The challenge at this time of year is, well, entertaining the in-laws (or the spouses, to be fair to in-laws). In this week’s Ragged Claws column, I mention Scorn: The Wittiest and Wickedest Insults in Human History. But let’s not go there unless we need to. First there is an even greater challenge, one I face each December: choosing books for this summer reading/Christmas gift guide.
It’s something I like doing but I do fret about forgetting books that should be remembered. As you read this, I’m at home waiting for an email that blasts “How could you leave out X?!” I also want to cover books that will appeal to different readers, not just myself. It can’t all be about horseracing, I understand.
So, as usual, the following is based on books I’ve read, reviews of ones I haven’t, prizes and sales, talking to friends and checking “books of the year” lists here and there. I’ve also peeked at our own best books wrap-up, the picks of local writers and critics, which we will run next week.
I want to start, however, with my two books of the year, a decision I found easier than usual. Both are international. My favourite novel was Imagine Me Gone by American writer Adam Haslett. It’s a beautiful, moving exploration of a fractured family shadowed by the father’s suicide. My favourite nonfiction book — and indeed my book of the year — was one Peter Carey brought to my attention: The Return: Fathers, Sons and the Land In Between, by London-based Libyan novelist Hisham Matar. It’s a complex, aching memoir of his decision to return home to try to learn, 20 years after the event, what happened to his father, who was an opponent of Muammar Gaddafi.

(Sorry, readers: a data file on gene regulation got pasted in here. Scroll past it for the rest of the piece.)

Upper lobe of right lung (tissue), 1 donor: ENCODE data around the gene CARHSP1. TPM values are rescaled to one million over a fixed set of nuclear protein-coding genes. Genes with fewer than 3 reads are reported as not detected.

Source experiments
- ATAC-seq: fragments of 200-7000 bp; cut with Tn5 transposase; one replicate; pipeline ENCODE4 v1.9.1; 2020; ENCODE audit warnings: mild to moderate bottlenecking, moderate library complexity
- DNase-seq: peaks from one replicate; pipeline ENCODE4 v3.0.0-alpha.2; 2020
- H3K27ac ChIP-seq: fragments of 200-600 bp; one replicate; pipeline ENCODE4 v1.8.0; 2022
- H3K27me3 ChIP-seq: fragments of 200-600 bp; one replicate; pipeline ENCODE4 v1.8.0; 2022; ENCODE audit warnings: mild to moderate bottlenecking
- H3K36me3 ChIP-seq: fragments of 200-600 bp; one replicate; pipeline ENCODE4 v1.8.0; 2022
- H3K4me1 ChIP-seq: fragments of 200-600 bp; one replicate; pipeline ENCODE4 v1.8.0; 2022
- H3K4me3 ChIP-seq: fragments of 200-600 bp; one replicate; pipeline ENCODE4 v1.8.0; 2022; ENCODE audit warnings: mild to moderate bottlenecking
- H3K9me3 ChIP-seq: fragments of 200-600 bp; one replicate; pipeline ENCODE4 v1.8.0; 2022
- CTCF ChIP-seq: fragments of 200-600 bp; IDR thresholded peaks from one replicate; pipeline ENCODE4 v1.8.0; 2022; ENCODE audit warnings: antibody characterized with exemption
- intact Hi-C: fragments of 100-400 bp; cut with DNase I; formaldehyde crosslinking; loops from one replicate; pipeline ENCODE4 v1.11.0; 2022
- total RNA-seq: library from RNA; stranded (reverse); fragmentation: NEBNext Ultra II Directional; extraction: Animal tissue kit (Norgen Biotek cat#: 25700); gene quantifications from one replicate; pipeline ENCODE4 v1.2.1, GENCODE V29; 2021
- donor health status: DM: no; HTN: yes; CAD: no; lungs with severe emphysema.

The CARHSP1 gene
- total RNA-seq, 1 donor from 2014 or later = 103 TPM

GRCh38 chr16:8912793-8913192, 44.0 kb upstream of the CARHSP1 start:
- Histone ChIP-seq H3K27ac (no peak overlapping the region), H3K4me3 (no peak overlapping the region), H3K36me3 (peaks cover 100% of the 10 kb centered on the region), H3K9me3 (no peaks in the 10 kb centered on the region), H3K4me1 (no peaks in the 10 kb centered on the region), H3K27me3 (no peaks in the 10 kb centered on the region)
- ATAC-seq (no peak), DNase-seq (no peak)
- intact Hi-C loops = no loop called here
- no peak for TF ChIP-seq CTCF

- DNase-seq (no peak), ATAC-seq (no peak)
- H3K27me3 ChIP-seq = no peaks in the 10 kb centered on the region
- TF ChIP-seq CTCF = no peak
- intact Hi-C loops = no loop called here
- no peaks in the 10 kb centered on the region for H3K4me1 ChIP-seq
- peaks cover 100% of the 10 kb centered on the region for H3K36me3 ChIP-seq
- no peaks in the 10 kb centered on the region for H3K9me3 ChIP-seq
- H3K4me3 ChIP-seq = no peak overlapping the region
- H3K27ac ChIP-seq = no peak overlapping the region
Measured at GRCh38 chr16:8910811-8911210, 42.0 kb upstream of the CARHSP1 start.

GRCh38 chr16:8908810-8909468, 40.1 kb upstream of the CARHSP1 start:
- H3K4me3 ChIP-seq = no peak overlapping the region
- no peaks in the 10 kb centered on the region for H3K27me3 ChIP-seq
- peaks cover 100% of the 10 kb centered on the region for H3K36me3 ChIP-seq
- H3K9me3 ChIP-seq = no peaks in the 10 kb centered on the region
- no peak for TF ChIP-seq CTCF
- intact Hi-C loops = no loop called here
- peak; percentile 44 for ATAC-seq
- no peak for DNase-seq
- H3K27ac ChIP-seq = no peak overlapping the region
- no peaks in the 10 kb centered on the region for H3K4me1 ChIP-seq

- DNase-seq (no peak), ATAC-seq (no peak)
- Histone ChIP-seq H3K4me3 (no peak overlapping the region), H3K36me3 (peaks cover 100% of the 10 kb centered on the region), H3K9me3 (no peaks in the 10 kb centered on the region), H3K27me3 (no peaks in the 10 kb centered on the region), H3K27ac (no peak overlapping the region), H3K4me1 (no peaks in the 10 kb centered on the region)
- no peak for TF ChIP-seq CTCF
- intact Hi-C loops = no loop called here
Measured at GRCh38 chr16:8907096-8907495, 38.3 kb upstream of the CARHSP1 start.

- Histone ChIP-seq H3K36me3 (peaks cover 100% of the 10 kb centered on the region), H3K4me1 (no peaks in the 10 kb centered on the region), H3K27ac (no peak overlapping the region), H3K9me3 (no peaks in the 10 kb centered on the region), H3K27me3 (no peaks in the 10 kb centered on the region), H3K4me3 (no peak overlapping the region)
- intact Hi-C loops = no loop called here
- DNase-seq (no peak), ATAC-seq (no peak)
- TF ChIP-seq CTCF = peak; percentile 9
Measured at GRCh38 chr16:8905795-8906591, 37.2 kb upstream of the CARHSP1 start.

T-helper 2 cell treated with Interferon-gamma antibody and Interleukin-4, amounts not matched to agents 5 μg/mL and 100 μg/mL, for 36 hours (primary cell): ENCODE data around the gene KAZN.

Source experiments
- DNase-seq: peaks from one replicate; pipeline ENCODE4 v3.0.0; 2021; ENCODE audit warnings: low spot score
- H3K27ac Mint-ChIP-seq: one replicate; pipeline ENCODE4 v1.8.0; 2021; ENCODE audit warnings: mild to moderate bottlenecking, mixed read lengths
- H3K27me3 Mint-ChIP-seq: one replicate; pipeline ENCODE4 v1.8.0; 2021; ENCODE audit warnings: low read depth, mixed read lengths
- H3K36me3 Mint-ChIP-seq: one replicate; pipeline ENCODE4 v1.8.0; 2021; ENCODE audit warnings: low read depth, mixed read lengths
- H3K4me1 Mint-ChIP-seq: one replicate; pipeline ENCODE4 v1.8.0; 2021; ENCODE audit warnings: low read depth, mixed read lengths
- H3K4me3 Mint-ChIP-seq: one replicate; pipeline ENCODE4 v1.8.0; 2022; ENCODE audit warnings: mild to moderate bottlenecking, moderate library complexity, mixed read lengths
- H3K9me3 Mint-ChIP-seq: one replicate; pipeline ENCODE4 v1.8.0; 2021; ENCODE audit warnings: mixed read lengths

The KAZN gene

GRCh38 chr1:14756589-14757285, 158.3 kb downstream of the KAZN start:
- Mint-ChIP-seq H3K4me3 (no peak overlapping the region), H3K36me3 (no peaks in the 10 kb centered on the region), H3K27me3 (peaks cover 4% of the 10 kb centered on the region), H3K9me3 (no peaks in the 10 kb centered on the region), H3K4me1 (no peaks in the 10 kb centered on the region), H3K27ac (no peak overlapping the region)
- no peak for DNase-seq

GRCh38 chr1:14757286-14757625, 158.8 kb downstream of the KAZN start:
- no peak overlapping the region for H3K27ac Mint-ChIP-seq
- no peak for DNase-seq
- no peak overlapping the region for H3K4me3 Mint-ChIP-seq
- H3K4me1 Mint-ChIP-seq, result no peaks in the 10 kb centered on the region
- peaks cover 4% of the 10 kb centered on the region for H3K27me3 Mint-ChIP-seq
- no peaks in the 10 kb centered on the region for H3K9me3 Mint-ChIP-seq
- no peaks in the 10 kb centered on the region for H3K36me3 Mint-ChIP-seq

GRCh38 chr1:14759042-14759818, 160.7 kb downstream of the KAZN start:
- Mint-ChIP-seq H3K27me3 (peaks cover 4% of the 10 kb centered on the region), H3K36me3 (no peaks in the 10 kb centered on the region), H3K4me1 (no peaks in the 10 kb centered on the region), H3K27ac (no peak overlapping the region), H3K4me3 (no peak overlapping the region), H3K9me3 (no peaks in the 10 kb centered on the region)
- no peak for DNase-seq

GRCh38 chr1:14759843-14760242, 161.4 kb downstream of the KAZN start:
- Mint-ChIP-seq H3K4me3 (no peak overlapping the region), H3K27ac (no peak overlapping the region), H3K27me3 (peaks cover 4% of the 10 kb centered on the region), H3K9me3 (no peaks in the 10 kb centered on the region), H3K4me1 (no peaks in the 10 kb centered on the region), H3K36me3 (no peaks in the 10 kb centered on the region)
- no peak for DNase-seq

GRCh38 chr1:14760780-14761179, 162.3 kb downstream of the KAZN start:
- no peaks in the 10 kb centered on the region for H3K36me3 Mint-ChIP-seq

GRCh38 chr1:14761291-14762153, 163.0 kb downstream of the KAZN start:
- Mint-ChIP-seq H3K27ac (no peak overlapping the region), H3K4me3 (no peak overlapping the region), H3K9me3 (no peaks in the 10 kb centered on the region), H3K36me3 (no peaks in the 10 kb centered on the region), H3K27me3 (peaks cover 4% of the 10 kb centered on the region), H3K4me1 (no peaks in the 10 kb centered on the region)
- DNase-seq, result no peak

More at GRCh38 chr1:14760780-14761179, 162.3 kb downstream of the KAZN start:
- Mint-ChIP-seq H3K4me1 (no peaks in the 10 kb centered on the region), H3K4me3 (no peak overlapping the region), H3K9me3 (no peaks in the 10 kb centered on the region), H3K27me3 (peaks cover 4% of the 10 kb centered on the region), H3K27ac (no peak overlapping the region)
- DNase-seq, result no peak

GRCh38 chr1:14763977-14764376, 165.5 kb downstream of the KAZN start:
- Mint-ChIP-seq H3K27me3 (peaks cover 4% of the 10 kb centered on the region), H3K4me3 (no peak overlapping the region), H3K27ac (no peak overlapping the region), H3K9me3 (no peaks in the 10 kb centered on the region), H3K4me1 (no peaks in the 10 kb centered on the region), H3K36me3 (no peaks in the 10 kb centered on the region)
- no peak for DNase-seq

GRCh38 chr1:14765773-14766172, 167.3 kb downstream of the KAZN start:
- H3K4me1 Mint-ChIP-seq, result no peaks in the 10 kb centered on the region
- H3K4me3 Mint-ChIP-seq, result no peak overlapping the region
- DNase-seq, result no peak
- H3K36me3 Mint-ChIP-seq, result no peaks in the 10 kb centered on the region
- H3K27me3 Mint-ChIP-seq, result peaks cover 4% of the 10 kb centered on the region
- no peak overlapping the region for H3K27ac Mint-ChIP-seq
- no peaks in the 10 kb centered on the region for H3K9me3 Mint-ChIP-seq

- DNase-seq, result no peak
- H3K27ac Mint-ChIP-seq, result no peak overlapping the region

There was a row two months ago when an Italian journalist published a piece revealing the “real” name of bestelling Neapolitan author Elena Ferrante. Well, whatever her name is, most of us think of her as Elena Ferrante, and I think will do so even more if we read Frantumaglia, a collection of her correspondence with publishers, readers and journalists. It’s an absorbing explanation of why this writer insists on anonymity, and also reveals a lot about the inspiration for and thinking behind her remarkable novels. Even more authors go about thinking in The Writers Room, in which novelist Charlotte Wood collects the interviews she has conducted with fellow authors. In Treasure Palaces: Great Writers Visit Great Museums, edited by Maggie Fergusson, there are museum and gallery tributes by authors such as Julian Barnes, Aminatta Forna, Margaret Drabble and Tim Winton. Literary Wonderlands, edited by Laura Miller, is a “journey through the greatest fictional worlds ever created”. Beautifully illustrated, it’s a critical consideration of works from The Odyssey and The Tempest to the works of authors such as Mark Twain, Franz Kafka, Ursula K. Le Guin, Margaret Atwood. David Foster Wallace, JK Rowling and Salman Rushdie. George Orwell is in Literary Wonderlands but the book I want to read about him is John Sutherland’s Orwell’s Nose: A Pathological Biography. Sutherland had the idea for this book after he lost his own sense of smell, permanently. Rereading Orwell, he was struck by his focus on smells. He started thinking of the “scent narratives” in Orwell’s books. Considering a passage in Nineteen Eighty-Four where Winston Smith, in a flat, smells the “sharp reek of sweat” of “some person not present at the moment”, Sutherland writes: “You need a nose a bloodhound would envy to track the perspiratory reek of someone who has been out of the house for hours.”